This wager seems bleak at this point in the novel. All the sensory evidence available to Puddleglum the Marshwiggle and certainly all the political power of the rulers of Underland seem to indicate they rule everything.
And yet, on the fringes of his imagination is the conviction there’s more to life than the bleakness Underland offers – a memory and a hope of a place more real and more beautiful than what’s currently on offer.
Is Canadian evangelicalism – all Canadian Christianity – at a Puddleglum sort of moment? To be sure, today’s Canada is not Puddleglum’s bleak and desolate Underland. Most readers of Faith Today live lives that would be the envy of previous Canadian generations and many current ones across the globe.
Perhaps our imaginations have been dulled by too many Christmas pageants with white bathrobes, cardboard wings and tinsel halos.
Nevertheless, the pressure to conform our imaginations to what St. Paul called "the pattern of this world" is growing even as our own imaginative purchase on the realities of faith weakens.
Certainly the undeniable advances and comforts this world has provided are parts of its power. It can seem, not only to our enemies but also to our friends and even ourselves, that we are the ones gripped by a delusion.
In such a time Christmas, as the Feast of the Incarnation, celebrates the sheer otherworldliness of the gospel and the hope it brings.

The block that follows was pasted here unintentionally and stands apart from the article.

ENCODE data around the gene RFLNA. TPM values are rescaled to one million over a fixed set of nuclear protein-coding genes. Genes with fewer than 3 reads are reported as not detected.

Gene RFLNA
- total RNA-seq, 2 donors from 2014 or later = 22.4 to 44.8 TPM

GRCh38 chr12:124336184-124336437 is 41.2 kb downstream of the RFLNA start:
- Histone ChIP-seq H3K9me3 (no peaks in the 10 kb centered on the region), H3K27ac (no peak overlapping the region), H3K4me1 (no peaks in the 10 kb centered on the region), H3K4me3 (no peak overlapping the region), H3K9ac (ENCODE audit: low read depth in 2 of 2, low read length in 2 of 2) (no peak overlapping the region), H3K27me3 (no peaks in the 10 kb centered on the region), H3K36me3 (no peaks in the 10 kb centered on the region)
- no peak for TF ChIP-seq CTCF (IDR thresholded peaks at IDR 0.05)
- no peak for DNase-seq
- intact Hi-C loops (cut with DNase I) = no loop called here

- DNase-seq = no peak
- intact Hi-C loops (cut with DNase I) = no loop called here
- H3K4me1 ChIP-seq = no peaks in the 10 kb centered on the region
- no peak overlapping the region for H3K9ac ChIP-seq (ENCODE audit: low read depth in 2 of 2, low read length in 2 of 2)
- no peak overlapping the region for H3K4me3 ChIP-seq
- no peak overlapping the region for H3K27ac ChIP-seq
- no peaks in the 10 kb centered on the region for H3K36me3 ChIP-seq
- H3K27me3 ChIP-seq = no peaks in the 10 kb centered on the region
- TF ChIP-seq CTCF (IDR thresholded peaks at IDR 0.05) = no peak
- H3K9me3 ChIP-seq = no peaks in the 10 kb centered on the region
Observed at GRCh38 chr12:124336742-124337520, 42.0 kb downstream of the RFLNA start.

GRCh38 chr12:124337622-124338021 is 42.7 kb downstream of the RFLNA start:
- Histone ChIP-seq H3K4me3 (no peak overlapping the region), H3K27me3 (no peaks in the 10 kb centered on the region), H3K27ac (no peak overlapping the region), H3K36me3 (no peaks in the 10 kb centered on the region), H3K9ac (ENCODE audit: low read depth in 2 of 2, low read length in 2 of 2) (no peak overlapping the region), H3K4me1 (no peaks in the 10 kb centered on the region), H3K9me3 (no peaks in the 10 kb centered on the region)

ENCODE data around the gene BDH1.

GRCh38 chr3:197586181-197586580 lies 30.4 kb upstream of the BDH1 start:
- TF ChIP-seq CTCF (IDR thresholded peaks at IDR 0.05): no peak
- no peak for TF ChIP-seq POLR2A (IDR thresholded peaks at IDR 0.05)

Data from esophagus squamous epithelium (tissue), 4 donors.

For at Christmas Christians insist the real world is one in which angels appear, a Virgin conceives and a baby is God in the flesh. It is perhaps the best time to remember and own and announce, whether in the words of the old gospel song or in another more contemporary idiom, the fact believers won’t be at home until the final unveiling of the sons and daughters of God (Romans 8:19).
The angels beckon me from heaven’s open door. They beckon you too – if you have eyes to see.
Tim Perry is professor of theology and church ministries at Providence Theological Seminary. He lives in Grunthal, Man. Photo of hands: Shutterstock.com. Photo of sky by Klemen Vrankar.
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- In what ways do you resonate with Tim Perry’s statement, "I’m older now, I know a lot less"?
- This is a politically tumultuous time in the world, and a very dangerous time, depending on where you live. What does the hope of Christmas offer to us all in such times? How can we be peacemakers and reconcilers in our own communities?
- Tim Perry uses the word otherworldliness throughout this piece. How does that word resonate with you as you consider Christmas and all its implications?